im McGraw singing his emotional "Live Like You Were Dying" has been the cathartic capstone of the country singer's concerts for over a decade now. This principle held true again during the latter part of McGraw's performance with wife Faith Hill during a stop on their Soul2Soul tour.
At one point while singing it, McGraw humbly squatted down on the stage, as if to say the song's power was far bigger than he. And he's right about that. However, the pulling of heartstrings is almost too strong now because "Live Like You Were Dying" follows directly after "Humble and Kind," McGraw's 2016 hit that contains equal strength to make the listener become emotional.
McGraw lets the audience sing parts of "Live Like You Were Dying," and it's a spiritual experience to sing these words with an arena full of music fans. "Humble and Kind" and "Live Like You Were Dying" signaled a sonic shift in the show's overall dynamic, which - up until this point - was a flashy, show-biz-y performance highlighted by big arrangements, movable overhead lights and piercing laser shots.
McGraw may be both humble and kind, but when he's standing opposite Hill, he's one half of a truly entertaining duo. The strength of this partnership was most in focus during their duet on "Speak to a Girl," which will ought to grow into one of those 'must do' selections in the couple's touring show.
Although this Soul2Soul tour can sometimes appear like a well-oiled Las Vegas show, it was fun whenever the unexpected happened. For example, when Hill walked stage right to sing part of "Wild One" for the audience at that end, she caught sight of a young girl passionately hugging her mom. To which Hill remarked, "Never stop hugging your mama like that!" Then after singing a vocal-only segment of Bruce Springsteen's "Glory Days" with his band, McGraw had the audience sing "Happy Birthday" to one of his band members.
Hill is one of the most stunningly beautiful women in country music. She can sometimes come off cold and untouchable in her videos or during award show performances. But live, the young girl in Hill many times comes out. She jumps around, a lot, and waves her hands in the air when performing. She clearly loves what's she's doing. In contrast, McGraw is far more cowboy cool.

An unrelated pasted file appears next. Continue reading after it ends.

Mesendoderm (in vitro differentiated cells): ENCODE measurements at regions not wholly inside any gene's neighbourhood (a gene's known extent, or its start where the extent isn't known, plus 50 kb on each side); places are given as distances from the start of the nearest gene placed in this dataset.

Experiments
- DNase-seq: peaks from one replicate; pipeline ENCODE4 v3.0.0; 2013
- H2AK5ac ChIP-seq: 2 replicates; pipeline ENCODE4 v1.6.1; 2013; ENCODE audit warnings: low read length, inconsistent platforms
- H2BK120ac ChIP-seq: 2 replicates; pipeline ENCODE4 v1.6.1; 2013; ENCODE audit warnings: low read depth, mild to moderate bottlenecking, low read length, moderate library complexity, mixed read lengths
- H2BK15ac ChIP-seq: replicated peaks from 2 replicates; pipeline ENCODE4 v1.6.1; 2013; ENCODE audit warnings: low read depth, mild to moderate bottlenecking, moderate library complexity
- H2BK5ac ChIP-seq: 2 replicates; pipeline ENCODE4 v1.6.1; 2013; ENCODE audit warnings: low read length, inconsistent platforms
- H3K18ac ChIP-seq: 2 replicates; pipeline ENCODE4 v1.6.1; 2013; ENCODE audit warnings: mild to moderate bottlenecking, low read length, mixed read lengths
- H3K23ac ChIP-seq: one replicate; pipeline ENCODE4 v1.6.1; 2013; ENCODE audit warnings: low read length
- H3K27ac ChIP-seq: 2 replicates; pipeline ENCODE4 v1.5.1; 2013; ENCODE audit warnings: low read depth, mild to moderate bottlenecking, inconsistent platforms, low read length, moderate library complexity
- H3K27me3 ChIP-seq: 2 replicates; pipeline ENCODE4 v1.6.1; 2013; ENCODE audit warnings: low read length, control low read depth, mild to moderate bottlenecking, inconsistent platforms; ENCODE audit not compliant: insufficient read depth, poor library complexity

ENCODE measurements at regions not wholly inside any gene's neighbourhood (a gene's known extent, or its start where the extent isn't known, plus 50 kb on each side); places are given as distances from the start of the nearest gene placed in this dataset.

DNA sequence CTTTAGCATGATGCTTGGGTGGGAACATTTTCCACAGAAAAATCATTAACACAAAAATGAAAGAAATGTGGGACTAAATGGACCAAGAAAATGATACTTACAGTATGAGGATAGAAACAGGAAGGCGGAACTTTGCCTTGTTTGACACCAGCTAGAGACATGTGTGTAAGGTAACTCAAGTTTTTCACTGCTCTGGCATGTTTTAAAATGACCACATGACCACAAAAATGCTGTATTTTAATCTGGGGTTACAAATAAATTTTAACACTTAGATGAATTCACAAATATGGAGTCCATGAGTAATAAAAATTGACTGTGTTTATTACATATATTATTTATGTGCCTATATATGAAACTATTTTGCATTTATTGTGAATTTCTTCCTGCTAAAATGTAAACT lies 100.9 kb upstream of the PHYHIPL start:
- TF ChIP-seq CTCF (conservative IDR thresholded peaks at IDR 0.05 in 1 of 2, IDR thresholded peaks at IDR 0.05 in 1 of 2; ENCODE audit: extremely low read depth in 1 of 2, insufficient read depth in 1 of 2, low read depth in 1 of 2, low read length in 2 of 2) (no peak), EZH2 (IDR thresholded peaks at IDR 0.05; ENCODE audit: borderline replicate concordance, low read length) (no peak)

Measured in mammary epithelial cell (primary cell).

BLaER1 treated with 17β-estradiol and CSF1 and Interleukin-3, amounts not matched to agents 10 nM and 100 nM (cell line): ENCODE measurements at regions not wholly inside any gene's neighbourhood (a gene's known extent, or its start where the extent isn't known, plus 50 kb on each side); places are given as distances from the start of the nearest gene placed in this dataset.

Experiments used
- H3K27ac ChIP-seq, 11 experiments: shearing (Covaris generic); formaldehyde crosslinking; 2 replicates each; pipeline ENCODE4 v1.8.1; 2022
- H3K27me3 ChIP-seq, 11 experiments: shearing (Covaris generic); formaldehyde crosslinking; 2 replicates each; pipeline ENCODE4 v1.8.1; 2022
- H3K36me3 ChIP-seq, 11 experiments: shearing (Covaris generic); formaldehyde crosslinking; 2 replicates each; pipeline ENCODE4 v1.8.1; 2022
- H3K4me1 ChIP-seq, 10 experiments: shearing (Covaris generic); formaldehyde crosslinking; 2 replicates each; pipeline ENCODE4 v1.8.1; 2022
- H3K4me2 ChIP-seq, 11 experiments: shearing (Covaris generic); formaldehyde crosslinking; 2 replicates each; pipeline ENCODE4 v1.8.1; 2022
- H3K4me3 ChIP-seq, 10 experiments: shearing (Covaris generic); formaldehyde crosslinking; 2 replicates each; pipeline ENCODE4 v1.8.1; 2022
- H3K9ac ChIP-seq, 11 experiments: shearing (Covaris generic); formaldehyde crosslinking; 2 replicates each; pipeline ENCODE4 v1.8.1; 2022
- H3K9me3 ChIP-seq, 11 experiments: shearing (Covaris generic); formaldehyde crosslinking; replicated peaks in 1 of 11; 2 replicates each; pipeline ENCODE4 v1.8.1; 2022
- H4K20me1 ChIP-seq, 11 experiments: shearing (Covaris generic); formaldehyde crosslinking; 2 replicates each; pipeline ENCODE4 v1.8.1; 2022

Each artist also took long stretches to perform their solo hits. Hill had the audience bouncing along to "This Kiss," and then she simply nailed it on the ballad "Breathe." McGraw revealed his vulnerable side with "Angry All The Time" and performed a few songs that felt good on our lips, such as "I Like It, I Love It."
It was a gutsy move for Hill and McGraw to take Rhiannon Giddens on tour. It also invited the joke that there were likely more African-Americans represented by Giddens and her band, than in the mainly white audience. This was not just a country show, but one presented well outside urban Los Angeles. In other words, about as country as Southern California gets.
Giddens is not an up-and-coming mainstream country artist. Rather, she's more a left of the dial roots performer. And while it's likely many in the audience had no idea who Giddens is, the artist quickly won them over with her powerful singing voice. The voice of Carolina Chocolate Drops challenged the crowd with the traditional "We Could Fly" and then blew them away by giving Patsy Cline a run for her money with her cover of "She's Got You."
Hill and McGraw gave their audience plenty of country hits during this version of their Soul2Soul tour, along with a few new elements. By doing so, they've kept this unique partnership fresh and relevant, and well worth revisiting again.